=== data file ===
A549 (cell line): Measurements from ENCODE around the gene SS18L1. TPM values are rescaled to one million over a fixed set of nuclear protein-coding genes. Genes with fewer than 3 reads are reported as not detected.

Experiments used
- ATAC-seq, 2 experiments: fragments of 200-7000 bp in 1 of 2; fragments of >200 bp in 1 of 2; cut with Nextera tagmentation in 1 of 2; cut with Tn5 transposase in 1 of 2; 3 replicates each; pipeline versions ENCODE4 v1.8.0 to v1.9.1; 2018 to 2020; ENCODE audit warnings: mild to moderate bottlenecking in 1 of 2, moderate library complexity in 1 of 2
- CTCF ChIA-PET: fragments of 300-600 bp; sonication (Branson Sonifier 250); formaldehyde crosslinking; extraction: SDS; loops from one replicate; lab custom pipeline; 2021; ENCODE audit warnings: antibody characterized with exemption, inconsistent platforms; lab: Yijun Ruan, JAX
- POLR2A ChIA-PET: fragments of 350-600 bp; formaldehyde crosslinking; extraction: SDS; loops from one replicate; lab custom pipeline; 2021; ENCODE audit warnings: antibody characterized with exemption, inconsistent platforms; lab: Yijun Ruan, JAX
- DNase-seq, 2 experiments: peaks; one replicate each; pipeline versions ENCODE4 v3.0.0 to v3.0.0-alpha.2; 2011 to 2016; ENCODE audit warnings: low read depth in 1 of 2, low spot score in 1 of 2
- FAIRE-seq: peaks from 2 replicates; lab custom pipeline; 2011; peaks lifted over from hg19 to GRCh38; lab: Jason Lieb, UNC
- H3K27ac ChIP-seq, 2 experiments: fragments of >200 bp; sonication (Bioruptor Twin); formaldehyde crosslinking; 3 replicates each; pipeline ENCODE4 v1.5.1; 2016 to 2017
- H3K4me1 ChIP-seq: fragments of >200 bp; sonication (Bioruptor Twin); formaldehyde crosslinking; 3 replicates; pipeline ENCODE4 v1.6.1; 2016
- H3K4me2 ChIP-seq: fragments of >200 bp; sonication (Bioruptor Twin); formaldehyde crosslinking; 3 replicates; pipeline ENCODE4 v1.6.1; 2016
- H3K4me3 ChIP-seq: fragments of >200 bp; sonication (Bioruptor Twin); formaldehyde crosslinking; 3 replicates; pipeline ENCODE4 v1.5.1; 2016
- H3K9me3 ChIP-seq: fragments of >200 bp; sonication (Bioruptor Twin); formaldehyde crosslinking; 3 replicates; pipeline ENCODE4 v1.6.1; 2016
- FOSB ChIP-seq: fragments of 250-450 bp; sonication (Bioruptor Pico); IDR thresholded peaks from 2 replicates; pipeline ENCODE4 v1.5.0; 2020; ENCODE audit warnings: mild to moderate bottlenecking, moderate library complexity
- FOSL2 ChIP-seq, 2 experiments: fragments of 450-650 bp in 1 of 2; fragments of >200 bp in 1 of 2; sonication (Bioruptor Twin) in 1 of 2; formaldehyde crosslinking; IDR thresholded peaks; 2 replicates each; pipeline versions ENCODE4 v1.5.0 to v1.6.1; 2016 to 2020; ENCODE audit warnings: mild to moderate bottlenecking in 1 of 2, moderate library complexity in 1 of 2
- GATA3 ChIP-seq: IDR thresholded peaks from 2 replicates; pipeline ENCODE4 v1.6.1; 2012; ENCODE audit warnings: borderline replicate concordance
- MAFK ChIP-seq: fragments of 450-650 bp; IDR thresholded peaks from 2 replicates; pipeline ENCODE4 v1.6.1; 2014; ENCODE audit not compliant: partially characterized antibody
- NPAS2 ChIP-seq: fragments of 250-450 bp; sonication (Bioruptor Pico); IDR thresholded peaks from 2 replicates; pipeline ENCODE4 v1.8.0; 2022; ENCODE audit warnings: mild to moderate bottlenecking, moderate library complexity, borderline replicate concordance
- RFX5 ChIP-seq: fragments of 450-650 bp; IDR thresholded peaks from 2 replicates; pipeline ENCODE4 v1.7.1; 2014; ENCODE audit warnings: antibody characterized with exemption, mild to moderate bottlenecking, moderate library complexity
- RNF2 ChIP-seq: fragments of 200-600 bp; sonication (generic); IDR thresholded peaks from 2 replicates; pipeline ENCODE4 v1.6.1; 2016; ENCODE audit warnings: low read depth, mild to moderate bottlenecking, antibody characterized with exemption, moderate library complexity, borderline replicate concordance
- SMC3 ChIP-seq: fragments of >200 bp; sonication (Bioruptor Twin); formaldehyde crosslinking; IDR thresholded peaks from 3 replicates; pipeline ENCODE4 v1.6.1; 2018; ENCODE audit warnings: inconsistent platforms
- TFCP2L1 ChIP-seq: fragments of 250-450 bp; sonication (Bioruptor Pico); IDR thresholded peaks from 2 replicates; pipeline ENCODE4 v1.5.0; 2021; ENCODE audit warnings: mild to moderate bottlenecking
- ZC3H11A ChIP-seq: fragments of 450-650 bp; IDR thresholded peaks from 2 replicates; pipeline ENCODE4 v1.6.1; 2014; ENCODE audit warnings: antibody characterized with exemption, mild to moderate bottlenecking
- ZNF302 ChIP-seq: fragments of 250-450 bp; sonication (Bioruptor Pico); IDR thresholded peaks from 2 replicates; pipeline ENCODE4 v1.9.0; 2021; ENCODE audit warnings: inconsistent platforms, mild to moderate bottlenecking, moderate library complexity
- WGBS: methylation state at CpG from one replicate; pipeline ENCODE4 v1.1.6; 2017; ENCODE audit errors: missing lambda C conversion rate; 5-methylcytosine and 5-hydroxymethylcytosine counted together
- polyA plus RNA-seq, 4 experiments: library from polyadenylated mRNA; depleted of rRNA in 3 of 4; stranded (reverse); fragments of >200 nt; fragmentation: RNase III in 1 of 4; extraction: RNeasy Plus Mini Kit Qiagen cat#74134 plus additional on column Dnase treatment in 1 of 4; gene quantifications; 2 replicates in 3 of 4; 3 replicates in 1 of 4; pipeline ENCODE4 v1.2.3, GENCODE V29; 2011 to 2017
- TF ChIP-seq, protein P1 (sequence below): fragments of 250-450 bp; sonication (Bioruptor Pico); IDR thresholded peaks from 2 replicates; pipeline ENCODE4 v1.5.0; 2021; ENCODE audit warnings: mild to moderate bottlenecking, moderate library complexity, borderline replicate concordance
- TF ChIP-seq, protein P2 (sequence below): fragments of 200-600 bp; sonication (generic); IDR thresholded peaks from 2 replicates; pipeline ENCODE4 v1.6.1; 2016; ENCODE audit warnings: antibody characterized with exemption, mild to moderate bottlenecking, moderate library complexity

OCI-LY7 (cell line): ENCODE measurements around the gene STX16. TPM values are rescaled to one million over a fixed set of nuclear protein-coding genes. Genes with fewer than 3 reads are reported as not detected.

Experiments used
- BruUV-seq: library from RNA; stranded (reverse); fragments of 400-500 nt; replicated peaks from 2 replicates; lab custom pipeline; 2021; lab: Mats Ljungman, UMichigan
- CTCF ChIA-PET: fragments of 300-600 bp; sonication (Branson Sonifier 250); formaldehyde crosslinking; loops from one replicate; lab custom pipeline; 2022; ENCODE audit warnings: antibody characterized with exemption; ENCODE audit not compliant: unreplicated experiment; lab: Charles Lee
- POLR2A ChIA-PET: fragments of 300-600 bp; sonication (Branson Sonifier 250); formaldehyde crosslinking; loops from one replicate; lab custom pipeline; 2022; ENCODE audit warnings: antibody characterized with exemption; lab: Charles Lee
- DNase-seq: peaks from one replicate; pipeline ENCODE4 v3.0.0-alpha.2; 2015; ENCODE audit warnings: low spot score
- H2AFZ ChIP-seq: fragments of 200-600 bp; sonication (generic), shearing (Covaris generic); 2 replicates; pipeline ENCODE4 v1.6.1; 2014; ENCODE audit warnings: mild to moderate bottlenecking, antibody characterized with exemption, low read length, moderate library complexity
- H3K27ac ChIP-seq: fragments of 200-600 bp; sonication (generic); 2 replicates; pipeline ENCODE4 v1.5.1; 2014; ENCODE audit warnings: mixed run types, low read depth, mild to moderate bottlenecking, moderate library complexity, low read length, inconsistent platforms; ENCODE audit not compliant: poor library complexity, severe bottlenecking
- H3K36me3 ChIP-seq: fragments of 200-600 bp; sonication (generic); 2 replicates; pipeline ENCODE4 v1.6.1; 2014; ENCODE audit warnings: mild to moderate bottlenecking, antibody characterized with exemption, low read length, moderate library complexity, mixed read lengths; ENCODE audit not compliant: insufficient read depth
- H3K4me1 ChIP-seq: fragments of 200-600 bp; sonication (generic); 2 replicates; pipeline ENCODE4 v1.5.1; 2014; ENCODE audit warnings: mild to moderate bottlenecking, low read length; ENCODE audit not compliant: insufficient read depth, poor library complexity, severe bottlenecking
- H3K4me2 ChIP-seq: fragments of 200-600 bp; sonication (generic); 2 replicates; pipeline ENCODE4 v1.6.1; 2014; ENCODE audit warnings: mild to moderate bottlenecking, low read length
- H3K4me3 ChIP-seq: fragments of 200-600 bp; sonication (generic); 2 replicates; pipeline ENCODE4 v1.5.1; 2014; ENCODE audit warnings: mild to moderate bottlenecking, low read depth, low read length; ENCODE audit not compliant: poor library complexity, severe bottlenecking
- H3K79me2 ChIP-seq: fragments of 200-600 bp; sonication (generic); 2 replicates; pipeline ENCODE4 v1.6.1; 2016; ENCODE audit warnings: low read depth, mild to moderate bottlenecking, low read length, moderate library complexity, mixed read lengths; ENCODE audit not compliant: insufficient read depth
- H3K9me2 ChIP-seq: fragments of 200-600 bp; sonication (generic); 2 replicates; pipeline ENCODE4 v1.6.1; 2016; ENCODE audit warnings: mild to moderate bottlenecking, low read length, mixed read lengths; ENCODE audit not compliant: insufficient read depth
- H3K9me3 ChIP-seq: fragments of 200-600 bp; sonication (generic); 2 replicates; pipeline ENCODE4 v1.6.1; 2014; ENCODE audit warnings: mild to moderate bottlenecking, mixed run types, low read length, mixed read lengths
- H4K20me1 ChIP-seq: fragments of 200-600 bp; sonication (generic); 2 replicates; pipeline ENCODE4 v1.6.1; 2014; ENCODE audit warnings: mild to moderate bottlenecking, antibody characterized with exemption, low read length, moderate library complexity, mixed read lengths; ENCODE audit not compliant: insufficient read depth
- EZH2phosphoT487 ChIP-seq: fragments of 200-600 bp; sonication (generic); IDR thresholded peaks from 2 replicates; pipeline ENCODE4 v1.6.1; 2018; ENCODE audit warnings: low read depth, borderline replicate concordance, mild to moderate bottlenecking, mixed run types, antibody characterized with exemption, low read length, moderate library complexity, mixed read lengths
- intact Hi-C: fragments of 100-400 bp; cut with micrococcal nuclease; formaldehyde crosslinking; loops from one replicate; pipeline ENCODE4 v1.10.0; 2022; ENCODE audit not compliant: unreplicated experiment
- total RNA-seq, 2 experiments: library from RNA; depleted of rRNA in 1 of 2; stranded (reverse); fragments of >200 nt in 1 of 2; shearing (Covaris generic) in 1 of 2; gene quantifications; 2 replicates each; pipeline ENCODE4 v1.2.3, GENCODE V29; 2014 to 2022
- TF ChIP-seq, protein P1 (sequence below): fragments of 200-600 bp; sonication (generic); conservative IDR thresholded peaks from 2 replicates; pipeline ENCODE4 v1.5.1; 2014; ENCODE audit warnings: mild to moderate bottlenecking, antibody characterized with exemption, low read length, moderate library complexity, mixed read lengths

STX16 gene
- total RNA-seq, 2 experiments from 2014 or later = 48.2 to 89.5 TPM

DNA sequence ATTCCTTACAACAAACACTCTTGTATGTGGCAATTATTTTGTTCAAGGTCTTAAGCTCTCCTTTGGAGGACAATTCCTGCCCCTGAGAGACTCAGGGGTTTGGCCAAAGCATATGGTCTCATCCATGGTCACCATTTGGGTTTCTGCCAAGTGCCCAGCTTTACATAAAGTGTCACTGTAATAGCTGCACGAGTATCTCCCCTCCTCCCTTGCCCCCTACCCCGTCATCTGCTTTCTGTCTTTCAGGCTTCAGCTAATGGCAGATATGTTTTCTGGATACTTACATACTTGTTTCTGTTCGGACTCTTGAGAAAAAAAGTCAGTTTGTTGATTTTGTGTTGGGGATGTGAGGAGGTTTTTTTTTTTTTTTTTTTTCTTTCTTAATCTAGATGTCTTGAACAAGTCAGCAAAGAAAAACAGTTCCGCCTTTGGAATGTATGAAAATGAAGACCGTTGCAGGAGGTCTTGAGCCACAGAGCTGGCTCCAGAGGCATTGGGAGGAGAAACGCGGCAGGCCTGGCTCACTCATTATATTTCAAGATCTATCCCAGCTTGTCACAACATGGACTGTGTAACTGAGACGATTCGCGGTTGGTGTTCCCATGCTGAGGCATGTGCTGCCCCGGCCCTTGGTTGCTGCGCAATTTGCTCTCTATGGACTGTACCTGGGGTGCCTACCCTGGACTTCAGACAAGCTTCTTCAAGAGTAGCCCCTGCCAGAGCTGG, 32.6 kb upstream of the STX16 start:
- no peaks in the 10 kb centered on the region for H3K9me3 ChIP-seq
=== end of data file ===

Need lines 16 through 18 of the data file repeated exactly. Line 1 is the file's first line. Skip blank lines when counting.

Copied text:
- MAFK ChIP-seq: fragments of 450-650 bp; IDR thresholded peaks from 2 replicates; pipeline ENCODE4 v1.6.1; 2014; ENCODE audit not compliant: partially characterized antibody
- NPAS2 ChIP-seq: fragments of 250-450 bp; sonication (Bioruptor Pico); IDR thresholded peaks from 2 replicates; pipeline ENCODE4 v1.8.0; 2022; ENCODE audit warnings: mild to moderate bottlenecking, moderate library complexity, borderline replicate concordance
- RFX5 ChIP-seq: fragments of 450-650 bp; IDR thresholded peaks from 2 replicates; pipeline ENCODE4 v1.7.1; 2014; ENCODE audit warnings: antibody characterized with exemption, mild to moderate bottlenecking, moderate library complexity